The opening sequence in which the main characters John and Laura Baxter’s child Christine drowns introduces the audience to three main images and associations that appear throughout the film; the colour red, water, and glass. The sequence features John and Laura inside the family home cross-cut with shots of their two children playing outside out of sight of their parents and a fair distance away. We see Christine’s red raincoat reflected in the water followed by a graphic match cut to the fireplace in the home, then shortly after a close-up of a red hooded figure in one of John’s slides graphic match cuts to a shot of Christine in her red coat reflected in the water. John spills a glass of water on the slide causing the red dye on it to run, expanding in size, and in the climax of the sequence there is another graphic match cut from this slide to John pulling Christine out of the water, with the red shape on the slide appearing foetal in nature and matches Christine’s body position in the next shot. The shot of the slide is intercut with John pulling Christine from the water in anguish and is shown multiple times, cementing the image in the mind of the audience.  The red of Christine’s coat is burned into our minds and the colour becomes intrinsically linked to Christine herself.

John’s slide, with colours running after he spills water on it

Glass and water are also prominent in the opening sequence, with a telling cut that marries the two together. A shot of Christine’s foot splashing into a puddle is followed by an immediate match cut to her brother cycling over and shattering a pane of glass on the ground, creating an association of fragmentation and adding violence to the displacement of water.  The breaking of glass itself becomes a powerful image in the course of the film; whenever we see a shot in which glass is broken, it marks a fatal (Christine’s drowning and John’s murder) or near-fatal (John’s fall at the mosaic) incident. This is further underlined in the scene where Laura faints in the cafe and knocks over the table, sending its contents to the ground. We cut to a shot of two glasses on the floor, still intact, and following this accident Laura recovers and seems in better health and mood than before, strengthening this association and importance of glass in the audience’s mind. Water and glass seem ever-present in Venice (water more-so, of course), so it’s never long before John and Laura (and by extension, the audience) see it again to remind them of Christine’s death.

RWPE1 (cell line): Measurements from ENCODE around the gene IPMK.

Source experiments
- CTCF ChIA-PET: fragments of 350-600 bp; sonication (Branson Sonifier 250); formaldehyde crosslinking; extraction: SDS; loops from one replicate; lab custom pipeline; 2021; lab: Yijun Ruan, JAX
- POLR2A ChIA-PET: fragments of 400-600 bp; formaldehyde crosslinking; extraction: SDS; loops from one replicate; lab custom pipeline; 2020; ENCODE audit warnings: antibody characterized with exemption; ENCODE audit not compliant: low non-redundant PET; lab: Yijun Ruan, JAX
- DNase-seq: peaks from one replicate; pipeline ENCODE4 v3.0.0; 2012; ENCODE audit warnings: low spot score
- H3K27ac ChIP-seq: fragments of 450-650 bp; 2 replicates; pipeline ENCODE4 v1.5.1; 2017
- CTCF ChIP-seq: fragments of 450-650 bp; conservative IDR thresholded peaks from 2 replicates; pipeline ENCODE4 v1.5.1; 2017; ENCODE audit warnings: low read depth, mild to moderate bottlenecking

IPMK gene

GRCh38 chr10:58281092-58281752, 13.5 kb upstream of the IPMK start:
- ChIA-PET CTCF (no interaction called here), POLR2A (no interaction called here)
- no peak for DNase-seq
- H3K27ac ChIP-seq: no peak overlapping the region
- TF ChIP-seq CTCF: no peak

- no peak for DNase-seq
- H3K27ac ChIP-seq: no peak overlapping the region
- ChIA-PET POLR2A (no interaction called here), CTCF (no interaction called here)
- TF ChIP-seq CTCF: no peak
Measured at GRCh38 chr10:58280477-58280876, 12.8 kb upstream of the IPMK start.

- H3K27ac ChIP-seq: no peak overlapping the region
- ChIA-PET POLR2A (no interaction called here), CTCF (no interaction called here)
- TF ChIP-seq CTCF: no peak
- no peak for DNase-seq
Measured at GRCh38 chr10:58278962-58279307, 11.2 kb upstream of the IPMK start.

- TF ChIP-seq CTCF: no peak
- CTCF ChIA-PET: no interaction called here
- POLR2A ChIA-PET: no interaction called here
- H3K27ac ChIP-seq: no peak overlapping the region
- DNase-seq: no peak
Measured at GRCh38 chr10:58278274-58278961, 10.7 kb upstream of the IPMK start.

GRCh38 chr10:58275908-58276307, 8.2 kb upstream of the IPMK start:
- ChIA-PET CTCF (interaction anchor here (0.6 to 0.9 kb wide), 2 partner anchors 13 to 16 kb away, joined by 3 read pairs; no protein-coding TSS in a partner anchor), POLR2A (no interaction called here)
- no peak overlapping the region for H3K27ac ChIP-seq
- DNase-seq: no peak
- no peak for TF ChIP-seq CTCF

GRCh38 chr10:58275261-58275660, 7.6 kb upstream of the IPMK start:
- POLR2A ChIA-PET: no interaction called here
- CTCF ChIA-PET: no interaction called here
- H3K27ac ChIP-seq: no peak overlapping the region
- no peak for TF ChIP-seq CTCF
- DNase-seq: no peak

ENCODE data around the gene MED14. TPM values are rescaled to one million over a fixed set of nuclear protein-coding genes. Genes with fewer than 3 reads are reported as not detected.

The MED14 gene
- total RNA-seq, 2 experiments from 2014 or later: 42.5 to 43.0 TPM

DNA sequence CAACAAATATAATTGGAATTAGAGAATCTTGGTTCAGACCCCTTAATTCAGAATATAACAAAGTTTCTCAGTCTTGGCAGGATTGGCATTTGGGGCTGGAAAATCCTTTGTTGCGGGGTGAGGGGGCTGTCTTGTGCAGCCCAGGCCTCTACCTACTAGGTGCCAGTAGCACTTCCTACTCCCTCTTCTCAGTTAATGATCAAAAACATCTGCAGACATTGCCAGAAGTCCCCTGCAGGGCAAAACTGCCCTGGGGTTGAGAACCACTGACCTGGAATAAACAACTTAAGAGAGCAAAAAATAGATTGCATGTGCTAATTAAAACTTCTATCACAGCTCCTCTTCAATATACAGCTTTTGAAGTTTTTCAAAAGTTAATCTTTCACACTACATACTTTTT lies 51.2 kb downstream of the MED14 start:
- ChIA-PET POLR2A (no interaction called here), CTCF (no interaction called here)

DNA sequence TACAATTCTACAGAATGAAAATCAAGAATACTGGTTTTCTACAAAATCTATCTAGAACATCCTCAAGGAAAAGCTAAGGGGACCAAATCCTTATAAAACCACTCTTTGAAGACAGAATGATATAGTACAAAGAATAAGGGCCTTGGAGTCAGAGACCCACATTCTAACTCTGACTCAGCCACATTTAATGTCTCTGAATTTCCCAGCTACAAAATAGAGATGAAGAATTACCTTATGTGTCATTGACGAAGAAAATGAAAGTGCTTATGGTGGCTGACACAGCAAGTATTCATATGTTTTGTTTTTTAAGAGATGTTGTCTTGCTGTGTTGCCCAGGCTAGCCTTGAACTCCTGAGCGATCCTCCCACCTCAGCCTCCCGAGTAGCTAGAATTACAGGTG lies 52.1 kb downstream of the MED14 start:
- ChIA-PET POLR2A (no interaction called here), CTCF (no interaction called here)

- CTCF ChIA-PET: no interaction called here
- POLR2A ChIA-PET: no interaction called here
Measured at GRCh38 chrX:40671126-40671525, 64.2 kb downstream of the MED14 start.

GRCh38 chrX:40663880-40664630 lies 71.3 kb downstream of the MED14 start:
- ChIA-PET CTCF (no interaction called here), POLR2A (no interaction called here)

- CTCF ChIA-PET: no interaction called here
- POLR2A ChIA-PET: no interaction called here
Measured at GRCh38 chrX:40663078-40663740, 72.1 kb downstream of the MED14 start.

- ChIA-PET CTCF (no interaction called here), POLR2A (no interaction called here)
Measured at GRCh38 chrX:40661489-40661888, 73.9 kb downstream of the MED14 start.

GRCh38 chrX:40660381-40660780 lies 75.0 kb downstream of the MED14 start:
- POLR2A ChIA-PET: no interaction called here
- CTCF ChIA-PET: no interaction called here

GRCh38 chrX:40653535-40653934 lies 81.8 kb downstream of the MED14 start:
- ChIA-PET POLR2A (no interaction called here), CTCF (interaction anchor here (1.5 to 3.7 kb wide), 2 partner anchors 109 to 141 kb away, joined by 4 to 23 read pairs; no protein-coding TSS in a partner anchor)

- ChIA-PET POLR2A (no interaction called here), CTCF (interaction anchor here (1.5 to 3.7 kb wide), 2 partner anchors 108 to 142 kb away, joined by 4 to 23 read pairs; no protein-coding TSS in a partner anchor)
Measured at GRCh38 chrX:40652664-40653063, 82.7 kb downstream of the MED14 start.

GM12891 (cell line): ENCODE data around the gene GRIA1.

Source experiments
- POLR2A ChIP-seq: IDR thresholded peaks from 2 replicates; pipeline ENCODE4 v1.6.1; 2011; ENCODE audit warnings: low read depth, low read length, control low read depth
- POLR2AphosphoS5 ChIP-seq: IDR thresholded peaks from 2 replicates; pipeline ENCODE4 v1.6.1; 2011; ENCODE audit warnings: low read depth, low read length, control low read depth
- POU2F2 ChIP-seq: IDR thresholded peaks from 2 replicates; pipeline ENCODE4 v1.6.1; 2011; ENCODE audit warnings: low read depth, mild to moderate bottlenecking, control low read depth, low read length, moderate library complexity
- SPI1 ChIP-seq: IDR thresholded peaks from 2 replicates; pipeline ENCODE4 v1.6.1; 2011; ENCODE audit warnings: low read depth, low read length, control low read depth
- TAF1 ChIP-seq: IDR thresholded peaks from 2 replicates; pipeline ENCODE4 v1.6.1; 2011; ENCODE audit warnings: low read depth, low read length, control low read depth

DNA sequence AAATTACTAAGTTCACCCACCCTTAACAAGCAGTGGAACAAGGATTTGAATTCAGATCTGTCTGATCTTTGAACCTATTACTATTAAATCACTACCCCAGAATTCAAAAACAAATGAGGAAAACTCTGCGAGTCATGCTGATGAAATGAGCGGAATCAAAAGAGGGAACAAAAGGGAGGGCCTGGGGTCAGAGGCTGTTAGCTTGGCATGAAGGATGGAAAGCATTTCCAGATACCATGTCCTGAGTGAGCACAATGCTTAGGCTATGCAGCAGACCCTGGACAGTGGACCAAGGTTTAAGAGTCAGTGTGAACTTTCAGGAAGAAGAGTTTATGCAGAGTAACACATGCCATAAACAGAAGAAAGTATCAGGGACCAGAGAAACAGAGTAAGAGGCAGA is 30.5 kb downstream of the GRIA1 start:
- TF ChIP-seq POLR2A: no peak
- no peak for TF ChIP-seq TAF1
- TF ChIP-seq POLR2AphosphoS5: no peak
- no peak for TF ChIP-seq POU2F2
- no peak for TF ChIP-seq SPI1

The editing of Don’t Look Now also contributes greatly to the audience’s impression of the strength and love of John and Laura’s relationship, and closeness of the family. For example, in the beginning of the film, Laura puts her hand to her mouth and there is a graphic match cut to Christine making a similar gesture outside as she plays, and in the same sequence as Christine throws her ball in the air there is a cut matching this motion to John throwing a packet of cigarettes to Laura. Shots of this type help to emphasise the closeness of the family and show them as intrinsically linked members of a unit.  In John and Laura’s sex scene this feeling of love and tenderness is deepened as shots of their lovemaking are cross-cut with them getting dressed and preparing to go out together afterwards. The passion and intensity of their lovemaking is juxtaposed with the normality and peacefulness of their preparations for the evening, and the association created by the use of these images is that there is love and tenderness in even the more banal aspects of the Baxter’s relationship, and again we see the film’s associative editing in action.